So, why hesitating to start a diary? Yes, I know you just complained about “My life’s not interesting enough to keep that noted in a journal.” And “I am terribly bad at writing; no one would ever like to read that stuff.” Well, my friend. That’s actually not true. First things first: There’s nothing ‘uninteresting’ – in particular if you’re travelling. I mean, every single moment is part of the overall ride, so every moment counts. Why not just write about what happened … and what didn’t? It’s totally up to you to consider the interesting person, the important thought, the noteworthy place. Interesting, important, and noteworthy to you! Because – and that’s second: If you’re able to hold a pen and know how to write, you know everything you need to write down a journal entry. It’s as easy as that: If you can say it, you can write it. Your literary talent does not matter, because first of all you’re writing for a very special audience: Yourself. If you start writing with anyone else in mind, your entries probably will not be as honest and unprejudiced then. It’s your journal. Of course, you’re free to share your thoughts with whomever you want, but that does not mean you’ve got to write for them in the first place. Do it for yourself.
What, I am asking you, what if not the perspective to write about it in the journal could be a better reason to take on the adventure of yet another formidable journey?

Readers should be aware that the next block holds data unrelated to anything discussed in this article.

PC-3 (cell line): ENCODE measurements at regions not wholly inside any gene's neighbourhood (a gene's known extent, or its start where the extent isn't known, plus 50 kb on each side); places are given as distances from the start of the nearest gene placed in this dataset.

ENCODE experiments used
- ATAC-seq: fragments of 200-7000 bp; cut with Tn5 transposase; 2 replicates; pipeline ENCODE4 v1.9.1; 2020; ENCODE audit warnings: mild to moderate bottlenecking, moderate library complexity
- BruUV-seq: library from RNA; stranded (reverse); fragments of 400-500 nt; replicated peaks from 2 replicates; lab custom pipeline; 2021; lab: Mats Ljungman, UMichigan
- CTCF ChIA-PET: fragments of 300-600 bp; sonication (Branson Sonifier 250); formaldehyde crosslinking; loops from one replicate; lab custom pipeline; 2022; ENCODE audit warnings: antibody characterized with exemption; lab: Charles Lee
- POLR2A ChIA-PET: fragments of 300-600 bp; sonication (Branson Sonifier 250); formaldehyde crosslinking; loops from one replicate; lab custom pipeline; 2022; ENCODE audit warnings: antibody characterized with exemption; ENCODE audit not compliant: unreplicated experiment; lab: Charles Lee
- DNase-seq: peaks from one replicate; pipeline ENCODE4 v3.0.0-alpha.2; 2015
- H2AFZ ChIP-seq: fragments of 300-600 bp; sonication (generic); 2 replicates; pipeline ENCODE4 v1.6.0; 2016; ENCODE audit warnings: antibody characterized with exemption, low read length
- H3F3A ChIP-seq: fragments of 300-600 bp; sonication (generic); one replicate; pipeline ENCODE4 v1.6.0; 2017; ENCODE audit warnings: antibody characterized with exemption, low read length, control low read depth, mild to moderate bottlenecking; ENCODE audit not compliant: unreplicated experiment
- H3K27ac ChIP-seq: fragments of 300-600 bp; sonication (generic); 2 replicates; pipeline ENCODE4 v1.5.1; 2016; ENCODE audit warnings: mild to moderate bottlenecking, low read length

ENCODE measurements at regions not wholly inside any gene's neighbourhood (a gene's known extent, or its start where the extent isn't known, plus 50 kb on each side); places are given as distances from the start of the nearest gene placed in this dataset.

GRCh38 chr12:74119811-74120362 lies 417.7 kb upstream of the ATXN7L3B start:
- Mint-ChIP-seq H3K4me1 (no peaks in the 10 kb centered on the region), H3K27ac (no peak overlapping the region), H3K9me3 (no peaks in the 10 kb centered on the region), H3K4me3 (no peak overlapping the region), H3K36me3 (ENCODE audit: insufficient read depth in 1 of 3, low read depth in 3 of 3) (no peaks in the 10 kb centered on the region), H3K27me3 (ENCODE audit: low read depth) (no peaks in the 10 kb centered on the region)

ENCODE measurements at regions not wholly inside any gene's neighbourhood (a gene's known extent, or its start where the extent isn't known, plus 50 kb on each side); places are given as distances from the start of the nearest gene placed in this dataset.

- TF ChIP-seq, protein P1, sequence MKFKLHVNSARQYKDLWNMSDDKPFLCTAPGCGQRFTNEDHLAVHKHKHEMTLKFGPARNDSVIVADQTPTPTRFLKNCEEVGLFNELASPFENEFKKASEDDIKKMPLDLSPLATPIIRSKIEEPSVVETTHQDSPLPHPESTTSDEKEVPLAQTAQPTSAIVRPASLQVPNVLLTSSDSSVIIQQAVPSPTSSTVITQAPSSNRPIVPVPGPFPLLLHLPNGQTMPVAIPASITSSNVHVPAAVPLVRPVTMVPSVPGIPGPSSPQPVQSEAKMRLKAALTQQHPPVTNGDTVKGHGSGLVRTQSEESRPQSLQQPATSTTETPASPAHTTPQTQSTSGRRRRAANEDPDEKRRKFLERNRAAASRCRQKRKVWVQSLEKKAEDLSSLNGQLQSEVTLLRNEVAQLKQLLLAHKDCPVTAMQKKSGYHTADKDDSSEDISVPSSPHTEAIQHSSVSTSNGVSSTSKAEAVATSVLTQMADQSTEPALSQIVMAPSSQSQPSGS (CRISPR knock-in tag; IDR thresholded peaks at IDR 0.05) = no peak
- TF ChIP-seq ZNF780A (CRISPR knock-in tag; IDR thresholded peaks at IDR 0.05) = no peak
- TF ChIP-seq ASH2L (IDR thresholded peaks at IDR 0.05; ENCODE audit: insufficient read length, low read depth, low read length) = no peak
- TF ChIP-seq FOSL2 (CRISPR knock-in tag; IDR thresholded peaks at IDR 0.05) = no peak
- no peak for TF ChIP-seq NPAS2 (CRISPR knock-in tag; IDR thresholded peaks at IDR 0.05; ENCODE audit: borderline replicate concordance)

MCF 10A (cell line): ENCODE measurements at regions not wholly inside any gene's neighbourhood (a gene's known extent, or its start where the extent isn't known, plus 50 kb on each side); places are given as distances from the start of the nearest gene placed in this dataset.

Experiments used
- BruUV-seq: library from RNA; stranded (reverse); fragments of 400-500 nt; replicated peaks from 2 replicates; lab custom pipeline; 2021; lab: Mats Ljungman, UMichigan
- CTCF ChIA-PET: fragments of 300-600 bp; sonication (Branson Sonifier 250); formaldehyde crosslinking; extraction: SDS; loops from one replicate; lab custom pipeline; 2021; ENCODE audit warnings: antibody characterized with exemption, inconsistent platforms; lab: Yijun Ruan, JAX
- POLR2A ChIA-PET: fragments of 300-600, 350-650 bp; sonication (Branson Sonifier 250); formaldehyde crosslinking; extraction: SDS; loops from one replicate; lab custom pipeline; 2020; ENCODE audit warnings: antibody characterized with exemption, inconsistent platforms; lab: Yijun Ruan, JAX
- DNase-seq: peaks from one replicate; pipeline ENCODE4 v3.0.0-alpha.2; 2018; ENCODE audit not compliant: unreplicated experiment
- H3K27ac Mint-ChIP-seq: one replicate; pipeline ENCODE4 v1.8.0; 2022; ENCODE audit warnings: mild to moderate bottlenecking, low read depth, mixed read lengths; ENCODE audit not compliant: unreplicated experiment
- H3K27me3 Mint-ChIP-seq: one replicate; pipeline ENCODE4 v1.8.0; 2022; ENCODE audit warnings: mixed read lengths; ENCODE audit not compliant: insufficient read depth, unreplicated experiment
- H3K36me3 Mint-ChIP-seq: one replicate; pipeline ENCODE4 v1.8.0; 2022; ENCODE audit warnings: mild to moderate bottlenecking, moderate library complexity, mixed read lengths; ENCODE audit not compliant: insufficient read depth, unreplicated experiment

Browsing through the stained and dog-eared pages at a later time, some quiet minute back at home, will not only bring back these memories – the journal rather offers the priceless chance to repeat that journey, that experience, that very special moment. Actually, the journal’s a time capsule – filled with your own thoughts. A materialized déjà vu.
And that is why I sit here on my desk this morning early this year, still in the dressing gown I just thrown on, with a cup of hot coffee next to me. Right in front of me, a worn leather-bound book. To review that year, dive down memory lane and discover those few moments I almost forgot. So, come on my fried – why not trying and make an effort too?
This was a very good article bringing up good memories. I used to keep a diary to sort my memory, for else everything would get blurred in time – even though a lot of photographs would help. I never used sketches, judging from your illustrations you have a talent for it. In the last decade or so I have become totally out of practice using a pen and paper. I use new technology to take my notes. In addition I find that a video camera is a fine way to add comments (and memories to keep) more than a still photo is able to.
Thanks a lot for your kind words! Sorting memories, putting them into their place and context – exactly the points I tried to raise here. And while it’s never too late to go back to (pen-and-paper) journaling ( ;-) ), I can clearly see all the opportunities, video journaling offers.
Great minds think alike! Your journal looks so beautiful with the sketches and maps.
I’ve got travel journals going back to 2008 and I treasure them, it’s amazing the stuff you forget. I’m so glad I have it written down, they really are like little time capsules. You can see mine here: http://vagabondbaker.com/2013/09/29/keeping-a-creative-travel-journal/
I wrote it a while ago and I’ve written newer journals since. I’d recommend it to anyone, they mean so much to me. Even though I have my blog, my journal is a much more personal account of my travels plus I have momentos stuck in them too.